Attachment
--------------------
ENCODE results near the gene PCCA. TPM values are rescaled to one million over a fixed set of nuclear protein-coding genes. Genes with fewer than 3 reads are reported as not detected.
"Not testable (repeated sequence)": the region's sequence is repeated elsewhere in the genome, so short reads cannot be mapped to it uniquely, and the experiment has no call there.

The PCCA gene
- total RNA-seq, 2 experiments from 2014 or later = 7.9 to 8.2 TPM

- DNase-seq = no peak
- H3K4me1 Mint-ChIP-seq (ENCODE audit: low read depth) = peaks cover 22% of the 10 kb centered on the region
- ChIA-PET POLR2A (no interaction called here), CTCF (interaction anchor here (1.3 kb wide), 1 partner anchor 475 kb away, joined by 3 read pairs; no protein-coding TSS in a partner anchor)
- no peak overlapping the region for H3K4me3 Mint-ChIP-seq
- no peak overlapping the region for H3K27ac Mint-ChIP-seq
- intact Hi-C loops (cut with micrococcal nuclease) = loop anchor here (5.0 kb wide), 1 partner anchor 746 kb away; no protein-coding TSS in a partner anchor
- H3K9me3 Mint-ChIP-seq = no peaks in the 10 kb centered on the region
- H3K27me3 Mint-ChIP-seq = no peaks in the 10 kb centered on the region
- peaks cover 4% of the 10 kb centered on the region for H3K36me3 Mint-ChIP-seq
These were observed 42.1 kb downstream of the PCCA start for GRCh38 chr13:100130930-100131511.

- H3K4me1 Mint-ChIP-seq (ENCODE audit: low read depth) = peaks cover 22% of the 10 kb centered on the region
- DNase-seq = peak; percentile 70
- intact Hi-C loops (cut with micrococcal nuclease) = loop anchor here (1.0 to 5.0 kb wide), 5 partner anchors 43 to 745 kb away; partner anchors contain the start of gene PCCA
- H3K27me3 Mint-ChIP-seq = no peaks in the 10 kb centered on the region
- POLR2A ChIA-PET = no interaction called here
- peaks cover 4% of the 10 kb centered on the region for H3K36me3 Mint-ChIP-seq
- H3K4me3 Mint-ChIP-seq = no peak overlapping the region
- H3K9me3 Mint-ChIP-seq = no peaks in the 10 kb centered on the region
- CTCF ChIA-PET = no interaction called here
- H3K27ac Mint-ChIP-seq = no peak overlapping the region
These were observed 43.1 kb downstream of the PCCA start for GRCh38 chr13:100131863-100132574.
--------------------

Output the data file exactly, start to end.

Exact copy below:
ENCODE results near the gene PCCA. TPM values are rescaled to one million over a fixed set of nuclear protein-coding genes. Genes with fewer than 3 reads are reported as not detected.
"Not testable (repeated sequence)": the region's sequence is repeated elsewhere in the genome, so short reads cannot be mapped to it uniquely, and the experiment has no call there.

The PCCA gene
- total RNA-seq, 2 experiments from 2014 or later = 7.9 to 8.2 TPM

- DNase-seq = no peak
- H3K4me1 Mint-ChIP-seq (ENCODE audit: low read depth) = peaks cover 22% of the 10 kb centered on the region
- ChIA-PET POLR2A (no interaction called here), CTCF (interaction anchor here (1.3 kb wide), 1 partner anchor 475 kb away, joined by 3 read pairs; no protein-coding TSS in a partner anchor)
- no peak overlapping the region for H3K4me3 Mint-ChIP-seq
- no peak overlapping the region for H3K27ac Mint-ChIP-seq
- intact Hi-C loops (cut with micrococcal nuclease) = loop anchor here (5.0 kb wide), 1 partner anchor 746 kb away; no protein-coding TSS in a partner anchor
- H3K9me3 Mint-ChIP-seq = no peaks in the 10 kb centered on the region
- H3K27me3 Mint-ChIP-seq = no peaks in the 10 kb centered on the region
- peaks cover 4% of the 10 kb centered on the region for H3K36me3 Mint-ChIP-seq
These were observed 42.1 kb downstream of the PCCA start for GRCh38 chr13:100130930-100131511.

- H3K4me1 Mint-ChIP-seq (ENCODE audit: low read depth) = peaks cover 22% of the 10 kb centered on the region
- DNase-seq = peak; percentile 70
- intact Hi-C loops (cut with micrococcal nuclease) = loop anchor here (1.0 to 5.0 kb wide), 5 partner anchors 43 to 745 kb away; partner anchors contain the start of gene PCCA
- H3K27me3 Mint-ChIP-seq = no peaks in the 10 kb centered on the region
- POLR2A ChIA-PET = no interaction called here
- peaks cover 4% of the 10 kb centered on the region for H3K36me3 Mint-ChIP-seq
- H3K4me3 Mint-ChIP-seq = no peak overlapping the region
- H3K9me3 Mint-ChIP-seq = no peaks in the 10 kb centered on the region
- CTCF ChIA-PET = no interaction called here
- H3K27ac Mint-ChIP-seq = no peak overlapping the region
These were observed 43.1 kb downstream of the PCCA start for GRCh38 chr13:100131863-100132574.